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The simple truth about value

 6 September 2023     Donald Cooper 

Whatever you sell, your market is over-served and under-differentiated. There are too many other businesses selling what you’re selling and most of you look alike, sound alike and charge about the same price. Ultimately, customer ownership and business profitability is about creating, delivering and communicating compelling value that grabs your target customers, clearly differentiates you from your competitors, makes you famous and grows your bottom line.

Customers demand value and every business promises it but there’s a huge lack of clarity about what value really is. Let’s keep it simple; there are only three kinds of value: functional, emotional and financial. That’s it

We deliver functional value when we:

  • sell extraordinary products, services and experiences that actually work for our target customers.
  • are open or available when they need us.
  • provide the information, coaching, support and encouragement they need to wisely choose and effectively use what we sell. In other words, be their ‘caring coach’.
  • create policies, systems and processes that make us easy, efficient and consistent to do business with.

So, how can we improve our functional value in the four areas listed above?

Next is emotional value. Most businesses struggle with this one. They think it’s some airy-fairy thing that can’t be defined – and they’re dead wrong!

Quite simply, we deliver emotional value when our customers feel better about themselves and the world every time they do business with us, and every time they use what they bought from us. That’s it!

If we’re not delivering emotional value, we’re not connecting with our customers on an emotional level, which is where most buying decisions are made, or strongly influenced.

Making people feel good, on its own, may not earn you the business, but making them feel lousy, will likely lose you the business.

So, how could we deliver more emotional value? How could we make prospects and customers feel valued, respected and safe? How could we brighten their day with simple acts of kindness, joy and gratitude? Whatever we sell, people come to us for that, plus joy! We must never underestimate the power of joy. It may sound corny, but it will make a big difference in their day.  People will always remember how we made them feel.

Financial value is number three. Most businesses put it as number one but it has to be three, because it’s a function of the previous two.

We deliver financial value when our customers believe they have paid a fair and competitive price for all the functional and emotional value they got from us. If we don’t deliver extraordinary functional and emotional value, there’s no price low enough to be good enough.

So, the question is, are we delivering the compelling combination of functional, emotional and financial value that makes us the clear, wise choice for our target customers? If not, what needs fixing in our business, who will fix it? And by when?

Then, when we’ve done the work, we need to effectively communicate our compelling value story in everything we do. There’s no point being the best if we’re also the best kept secret.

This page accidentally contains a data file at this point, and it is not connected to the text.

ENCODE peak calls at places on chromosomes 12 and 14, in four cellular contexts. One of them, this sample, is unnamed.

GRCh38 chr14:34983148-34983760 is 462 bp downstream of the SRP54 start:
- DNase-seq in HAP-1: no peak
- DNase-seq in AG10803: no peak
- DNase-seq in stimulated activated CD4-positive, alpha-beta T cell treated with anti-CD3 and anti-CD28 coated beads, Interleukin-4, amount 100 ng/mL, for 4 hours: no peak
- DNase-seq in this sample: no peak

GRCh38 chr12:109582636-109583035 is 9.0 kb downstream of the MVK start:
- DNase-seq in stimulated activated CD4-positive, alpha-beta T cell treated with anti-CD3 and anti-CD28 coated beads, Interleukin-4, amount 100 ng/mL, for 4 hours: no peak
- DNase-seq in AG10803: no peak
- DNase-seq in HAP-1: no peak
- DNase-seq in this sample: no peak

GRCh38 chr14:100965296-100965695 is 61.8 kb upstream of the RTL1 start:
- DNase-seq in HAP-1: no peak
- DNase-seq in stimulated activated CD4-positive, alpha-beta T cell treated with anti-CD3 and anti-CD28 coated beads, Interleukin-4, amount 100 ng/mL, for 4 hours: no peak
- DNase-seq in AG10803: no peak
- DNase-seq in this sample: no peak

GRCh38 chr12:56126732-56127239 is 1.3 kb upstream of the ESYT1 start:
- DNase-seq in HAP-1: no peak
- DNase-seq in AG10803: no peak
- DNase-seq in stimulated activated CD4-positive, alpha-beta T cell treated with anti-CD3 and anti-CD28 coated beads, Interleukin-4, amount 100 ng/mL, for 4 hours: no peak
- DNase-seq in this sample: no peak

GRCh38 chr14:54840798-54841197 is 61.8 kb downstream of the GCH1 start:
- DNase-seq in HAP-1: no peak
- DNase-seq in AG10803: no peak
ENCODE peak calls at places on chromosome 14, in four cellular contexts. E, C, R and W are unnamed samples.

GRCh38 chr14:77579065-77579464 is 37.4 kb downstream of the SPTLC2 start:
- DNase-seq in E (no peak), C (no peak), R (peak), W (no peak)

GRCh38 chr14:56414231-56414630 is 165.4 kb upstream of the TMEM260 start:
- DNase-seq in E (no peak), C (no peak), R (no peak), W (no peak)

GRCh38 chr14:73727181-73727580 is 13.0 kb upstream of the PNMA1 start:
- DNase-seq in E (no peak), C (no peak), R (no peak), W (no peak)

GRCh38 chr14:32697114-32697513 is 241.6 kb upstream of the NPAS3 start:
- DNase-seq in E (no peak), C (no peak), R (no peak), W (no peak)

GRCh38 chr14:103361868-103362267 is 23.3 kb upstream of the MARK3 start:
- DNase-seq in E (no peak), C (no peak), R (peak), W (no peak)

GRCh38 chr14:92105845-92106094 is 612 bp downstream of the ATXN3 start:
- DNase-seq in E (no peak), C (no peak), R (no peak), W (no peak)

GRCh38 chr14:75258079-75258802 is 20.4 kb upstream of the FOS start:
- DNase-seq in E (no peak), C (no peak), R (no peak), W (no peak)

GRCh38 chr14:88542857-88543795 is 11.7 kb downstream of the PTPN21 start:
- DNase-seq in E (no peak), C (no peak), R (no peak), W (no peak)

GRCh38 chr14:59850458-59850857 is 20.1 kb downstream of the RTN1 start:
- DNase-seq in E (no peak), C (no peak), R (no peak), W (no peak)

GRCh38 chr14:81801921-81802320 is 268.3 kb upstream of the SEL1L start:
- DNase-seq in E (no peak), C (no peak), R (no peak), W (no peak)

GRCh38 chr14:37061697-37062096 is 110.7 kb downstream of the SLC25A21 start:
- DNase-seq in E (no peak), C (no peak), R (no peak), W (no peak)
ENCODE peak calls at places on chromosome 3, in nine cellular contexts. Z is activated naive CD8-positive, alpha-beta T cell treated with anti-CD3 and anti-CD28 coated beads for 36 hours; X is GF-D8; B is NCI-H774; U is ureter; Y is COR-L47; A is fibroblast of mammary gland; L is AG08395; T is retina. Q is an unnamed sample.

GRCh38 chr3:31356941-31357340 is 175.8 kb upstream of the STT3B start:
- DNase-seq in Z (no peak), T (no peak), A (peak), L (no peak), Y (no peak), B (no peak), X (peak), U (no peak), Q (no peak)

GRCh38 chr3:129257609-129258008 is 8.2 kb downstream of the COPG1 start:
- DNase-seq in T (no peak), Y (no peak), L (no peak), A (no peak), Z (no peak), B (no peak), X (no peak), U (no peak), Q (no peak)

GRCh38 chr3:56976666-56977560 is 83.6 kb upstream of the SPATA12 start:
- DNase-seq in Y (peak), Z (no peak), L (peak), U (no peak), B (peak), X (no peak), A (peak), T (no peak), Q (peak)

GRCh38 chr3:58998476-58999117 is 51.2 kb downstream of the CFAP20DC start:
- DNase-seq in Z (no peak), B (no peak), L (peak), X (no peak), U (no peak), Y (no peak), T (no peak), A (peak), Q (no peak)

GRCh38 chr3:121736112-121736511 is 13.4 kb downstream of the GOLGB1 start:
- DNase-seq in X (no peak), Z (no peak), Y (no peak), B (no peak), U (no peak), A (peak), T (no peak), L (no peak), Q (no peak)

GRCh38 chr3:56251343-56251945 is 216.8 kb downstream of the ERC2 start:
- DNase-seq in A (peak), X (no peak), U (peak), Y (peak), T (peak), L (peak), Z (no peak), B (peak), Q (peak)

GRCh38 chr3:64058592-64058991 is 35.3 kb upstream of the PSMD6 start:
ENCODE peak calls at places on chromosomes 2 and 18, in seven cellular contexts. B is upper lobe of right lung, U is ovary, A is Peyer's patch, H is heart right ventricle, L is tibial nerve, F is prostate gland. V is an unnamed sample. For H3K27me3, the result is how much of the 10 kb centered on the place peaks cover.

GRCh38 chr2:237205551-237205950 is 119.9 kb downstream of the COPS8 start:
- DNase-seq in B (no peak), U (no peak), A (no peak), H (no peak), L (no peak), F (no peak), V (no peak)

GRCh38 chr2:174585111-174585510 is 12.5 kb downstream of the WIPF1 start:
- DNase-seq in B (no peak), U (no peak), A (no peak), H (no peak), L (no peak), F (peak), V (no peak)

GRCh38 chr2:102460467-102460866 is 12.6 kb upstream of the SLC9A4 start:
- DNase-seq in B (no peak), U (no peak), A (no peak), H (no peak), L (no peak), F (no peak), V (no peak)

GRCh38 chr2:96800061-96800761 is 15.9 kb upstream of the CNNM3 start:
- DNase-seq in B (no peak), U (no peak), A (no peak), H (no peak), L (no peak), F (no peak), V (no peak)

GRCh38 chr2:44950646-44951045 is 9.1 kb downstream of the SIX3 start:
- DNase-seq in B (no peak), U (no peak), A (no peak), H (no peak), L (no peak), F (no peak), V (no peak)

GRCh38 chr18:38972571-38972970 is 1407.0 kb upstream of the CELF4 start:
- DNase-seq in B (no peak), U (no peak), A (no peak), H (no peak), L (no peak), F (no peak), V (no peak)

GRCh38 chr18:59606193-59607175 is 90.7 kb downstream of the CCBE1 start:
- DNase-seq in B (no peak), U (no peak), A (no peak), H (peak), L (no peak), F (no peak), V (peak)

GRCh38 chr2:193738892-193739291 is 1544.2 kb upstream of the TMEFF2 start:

Note: If you’d like a little coaching help with this important process of creating, delivering and communicating compelling customer value, I’m easy to find at

Here’s something else to think about:
A recent survey states 40% of newly promoted first-time managers fail within the first 18 months. My guess is that this number is low.

Doing is fundamentally different from managing. But in business, we often take our best doer, make him or her a manager, without the extensive training required to successfully manage things and lead people and then wonder why it doesn’t always work out.

If you don’t have the time, resources or ability to do the proper training, don’t make the move.  Either they’ll muddle along creating problems, inefficiency and frustration for all concerned or they’ll leave. Either way, you’ll lose a great doer and still be down a great manager. And, in the process, you may have severely damaged their life.

The solution is simple: develop an effective training course for first-time managers or send your people with potential to such a course somewhere in the outside world. Then, ask them if they even enjoyed the management stuff they learned. Did it turn their crank? If not, nurture and cherish them as great doers and don’t promote them to be failures.

New car prices have gone crazy. As of June 2023 the average price of a new vehicle in Canada increased by 21% year-over-year, to a record high of $66,288.

Add on higher interest rates and the average monthly finance payment on a new car was $797 as of June, up 38% from June 2019. Because of all this, the price of used cars has also skyrocketed.

Ford Model T fun facts. By constantly improving production efficiency, the Model T price fell from $825 in 1908 to just $360 in 1917. While the price was coming down, quality, features and performance improvements were constantly added or improved. Fifteen million Model Ts were sold by 1927, resulting in a 61% market share.

So, what are you doing to constantly improve the quality and performance of the products or services you sell, while continually improving operational efficiency?

That’s it for this week. Live brilliantly!

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This HGO article was written by:
Donald Cooper
Donald Cooper

Donald Cooper has been both a world-class manufacturer and an award-winning retailer. Now, as a business speaker and coach he helps business owners and managers throughout the world to rethink, refocus and re-energize their business to create compelling customer value, clarity of purpose and long-term profitability.

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